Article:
Economy, Domestic Economy

Economic Implications of Riyadh Cutting Ties With Tehran

Economic Implications of Riyadh Cutting Ties With TehranEconomic Implications of Riyadh Cutting Ties With Tehran

The Saudi government has cut its economic and diplomatic ties with Iran under the pretext of an attack on its Tehran Embassy. Bahrain, Sudan and Djibouti followed suit and the UAE downgraded its relations to the level of chargé d’affaires on Monday while Kuwait recalled its ambassador.

Other Persian Gulf Arab countries, including Qatar and Oman, have stayed above the fray, for the time being, but it seems that Saudis are going to rally other allies to their side.

From the economic perspective, Iran’s trade with the two African countries of Sudan and Djibouti is negligible, however, Tehran enjoys favorable ties with most Persian Gulf littoral states and any hasty decision would turn out to be a no-win situation for all, ISNA reported.

  Saudi Arabia

According to the data released by Iran Customs Administration, exports to and imports from Saudi Arabia stood at $159.07 million and $46.13 million respectively during the last Iranian year (ended March 20, 2015).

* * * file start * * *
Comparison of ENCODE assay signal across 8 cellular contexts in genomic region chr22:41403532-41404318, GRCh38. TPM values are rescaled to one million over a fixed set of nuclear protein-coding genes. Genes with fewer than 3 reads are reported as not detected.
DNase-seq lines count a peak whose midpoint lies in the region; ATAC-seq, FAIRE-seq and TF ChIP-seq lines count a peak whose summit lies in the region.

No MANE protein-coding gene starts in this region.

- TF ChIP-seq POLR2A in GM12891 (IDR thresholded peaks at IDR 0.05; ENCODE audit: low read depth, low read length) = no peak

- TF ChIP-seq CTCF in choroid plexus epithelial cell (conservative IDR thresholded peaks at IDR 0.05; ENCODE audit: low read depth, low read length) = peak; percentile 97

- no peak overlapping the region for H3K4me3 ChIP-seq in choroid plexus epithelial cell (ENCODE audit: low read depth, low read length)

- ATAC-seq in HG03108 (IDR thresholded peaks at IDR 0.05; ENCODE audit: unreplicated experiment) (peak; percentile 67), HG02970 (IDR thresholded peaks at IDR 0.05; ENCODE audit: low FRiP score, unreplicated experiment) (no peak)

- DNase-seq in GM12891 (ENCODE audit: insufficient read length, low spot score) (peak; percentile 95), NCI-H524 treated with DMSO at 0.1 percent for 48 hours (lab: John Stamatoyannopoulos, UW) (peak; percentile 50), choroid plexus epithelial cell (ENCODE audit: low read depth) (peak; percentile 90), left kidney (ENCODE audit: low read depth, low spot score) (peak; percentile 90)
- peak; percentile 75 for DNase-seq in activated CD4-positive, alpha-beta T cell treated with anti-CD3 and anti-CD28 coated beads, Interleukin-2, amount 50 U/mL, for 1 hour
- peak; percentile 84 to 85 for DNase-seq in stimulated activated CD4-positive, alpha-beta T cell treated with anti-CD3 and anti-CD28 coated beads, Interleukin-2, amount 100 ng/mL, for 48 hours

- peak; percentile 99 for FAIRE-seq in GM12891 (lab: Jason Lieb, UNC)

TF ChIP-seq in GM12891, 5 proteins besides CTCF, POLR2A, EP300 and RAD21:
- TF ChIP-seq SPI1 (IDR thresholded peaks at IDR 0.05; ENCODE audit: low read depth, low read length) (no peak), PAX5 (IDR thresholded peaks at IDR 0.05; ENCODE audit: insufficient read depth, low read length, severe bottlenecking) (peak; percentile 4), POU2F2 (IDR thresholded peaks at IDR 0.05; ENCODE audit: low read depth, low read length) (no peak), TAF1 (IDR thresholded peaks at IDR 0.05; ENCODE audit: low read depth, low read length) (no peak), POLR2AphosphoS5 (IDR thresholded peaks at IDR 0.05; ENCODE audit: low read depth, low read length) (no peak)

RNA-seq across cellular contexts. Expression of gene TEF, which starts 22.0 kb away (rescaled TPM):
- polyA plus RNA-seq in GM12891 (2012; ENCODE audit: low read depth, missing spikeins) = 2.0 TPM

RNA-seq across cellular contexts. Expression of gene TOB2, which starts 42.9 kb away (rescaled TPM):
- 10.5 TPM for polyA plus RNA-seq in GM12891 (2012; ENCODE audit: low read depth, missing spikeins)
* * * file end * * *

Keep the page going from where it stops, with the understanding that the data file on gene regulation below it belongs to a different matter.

Also, the eight-month period ending November 21, 2015 saw exports worth $132.22 million and imports valued at 40.24 million to and from Saudi Arabia.


The UAE is one of Iran’s biggest trade partners. The two countries have promoted their economic exchanges in recent years. In fact, the UAE has acted as a center for reexporting goods to Iran, which indicates the neighboring country’s interest in not cutting all its ties with Iran.

Figures show that Emirati exports to Iran stood at $12.24 billion and its imports from Iran reached $4.06 billion last year.

The eight-month data reveal exports of $3.4 billion and imports of $6.78 billion to and from the Arab neighbor.



Last year saw Iran export goods worth $10 million to Bahrain, whereas it imported $328 million worth of commodities from the Arab country. Shipment of iron-ore concentrates to the tune of $280 million accounted for the lion’s share of imports from this country.

The eight-month figures show Tehran’s exports to Manama hovered around $6.3 million and its imports stood at 66.44 million.


Exports of minerals, floorings, saffron, pistachio and livestock to Qatar brought in $89 million in revenues for Iran in the last Iranian year (ended March 20,2015), whereas the import of blood products and dietary supplements from this country stood at $18 million.


Last year’s exports of commodities worth $300 million against imports worth $71 million tipped the trade balance with Oman in favor of Iran. Steel and livestock topped the list of exports to the Arab country, with which Iran has long maintained close and friendly ties.


Kuwait is one of the biggest customers of Iran’s cement and livestock. Exports to and imports from Kuwait last year stood at $194.9 million and $62.49 million respectively. Statistics for eight months ending Nov. 21 show exports worth $160.54 million and imports valued $22.23 million to the Arab country.